'On My Block' cast seeks truth in playing city teens | Inquirer Entertainment

‘On My Block’ cast seeks truth in playing inner-city teens

/ 04:19 PM March 28, 2020
On My Block

From left, Jessica Marie Garcia, Sierra Capri, Brett Gray, Diego Tinoco and Jason Genao from the series “On My Block” (Image: Netflix via AP)

WEST HOLLYWOOD, California—Cast members of Netflix’s “On My Block” say they feel honored to be able to represent teenagers who’ve long seen themselves portrayed as stereotypes.

The show in its third season tells the story of a group of black and Latino teens navigating high school and the realities of growing up in inner-city Los Angeles.


Critics have praised the comedy-drama for its nuance and care in depicting the four bright, street-savvy friends.

In a recent interview, the stars of the show said they feel a level of responsibility in the truth of their portrayals. That responsibility can be “terrifying,” said actress Jessica Marie Garcia, who plays an annoying but lovable busy-body who just wants to be part of the cool kids.


“We want to make sure that we do it right and that we don’t let them down,” Garcia said. “It’s so rare that you get to see a cast like us in the same show that it’s like, we just want to do it right and make them proud.”

Her co-star Bret Gray, who plays a super nerd, said he thinks they’re doing a pretty good job because their fans wouldn’t hold back if they weren’t.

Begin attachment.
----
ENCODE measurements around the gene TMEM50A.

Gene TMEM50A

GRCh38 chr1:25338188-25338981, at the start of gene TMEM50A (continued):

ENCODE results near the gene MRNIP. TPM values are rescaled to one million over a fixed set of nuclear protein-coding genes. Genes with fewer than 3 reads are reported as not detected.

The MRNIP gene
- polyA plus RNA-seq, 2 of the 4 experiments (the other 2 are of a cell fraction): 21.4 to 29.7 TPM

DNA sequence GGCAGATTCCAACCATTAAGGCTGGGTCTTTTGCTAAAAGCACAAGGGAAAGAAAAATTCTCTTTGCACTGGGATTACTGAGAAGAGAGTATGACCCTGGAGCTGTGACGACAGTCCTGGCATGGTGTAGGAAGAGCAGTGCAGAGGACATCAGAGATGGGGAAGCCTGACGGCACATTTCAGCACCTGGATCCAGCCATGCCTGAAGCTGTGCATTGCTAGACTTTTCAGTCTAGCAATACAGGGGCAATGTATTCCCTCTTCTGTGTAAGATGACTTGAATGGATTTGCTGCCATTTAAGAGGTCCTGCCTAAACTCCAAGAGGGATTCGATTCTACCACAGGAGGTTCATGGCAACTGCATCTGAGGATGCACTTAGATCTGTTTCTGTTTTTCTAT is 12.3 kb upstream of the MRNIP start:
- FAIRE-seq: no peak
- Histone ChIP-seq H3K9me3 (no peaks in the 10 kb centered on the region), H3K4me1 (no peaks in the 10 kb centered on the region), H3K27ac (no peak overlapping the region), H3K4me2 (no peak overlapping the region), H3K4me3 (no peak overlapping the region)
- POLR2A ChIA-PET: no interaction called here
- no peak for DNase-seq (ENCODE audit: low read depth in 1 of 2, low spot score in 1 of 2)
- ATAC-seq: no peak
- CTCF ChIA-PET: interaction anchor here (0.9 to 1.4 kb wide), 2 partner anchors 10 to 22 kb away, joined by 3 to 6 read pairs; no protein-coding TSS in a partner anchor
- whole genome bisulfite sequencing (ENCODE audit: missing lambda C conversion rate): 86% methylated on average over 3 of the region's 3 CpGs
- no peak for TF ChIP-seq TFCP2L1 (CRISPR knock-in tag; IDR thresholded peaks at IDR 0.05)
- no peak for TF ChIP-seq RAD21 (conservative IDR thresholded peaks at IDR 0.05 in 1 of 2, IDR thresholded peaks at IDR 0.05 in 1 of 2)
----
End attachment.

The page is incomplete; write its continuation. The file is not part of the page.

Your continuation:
“They are not afraid to tell us,” he said. “They would let us know, like, ‘You guys are not doing this,’” he said. “Since we know that, you know, they care so much that it’s an honest feedback and the feedback is positive and that we are doing them justice. So it feels good.”

The cast also hopes the show reaches more than just teens who can identify with the show’s storylines.

“There’s huge parts of the country that don’t know how we grow up and what our lives are like,” Garcia said. “So I think it’s really important to humanize what you may have seen stereotypes of in the past. I think that’s huge.”

For actor Diego Tinoco, who plays a reticent gang initiate, he hopes the show teaches the importance of resilience.

“Push through the difficult times,” he said. “(Don’t) let your circumstances define who you are as a person. I think it’s a universal message not only on our show, but just with everybody in their own life. Each and every single one of us are going through our own dilemma, our own problems and stuff, and it’s just never get to give up.”


The third season of “On My Block” came out on Netflix last week. CL /ra


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TAGS: Netflix, On My Block, racial diversity, stereotypes, teenagers
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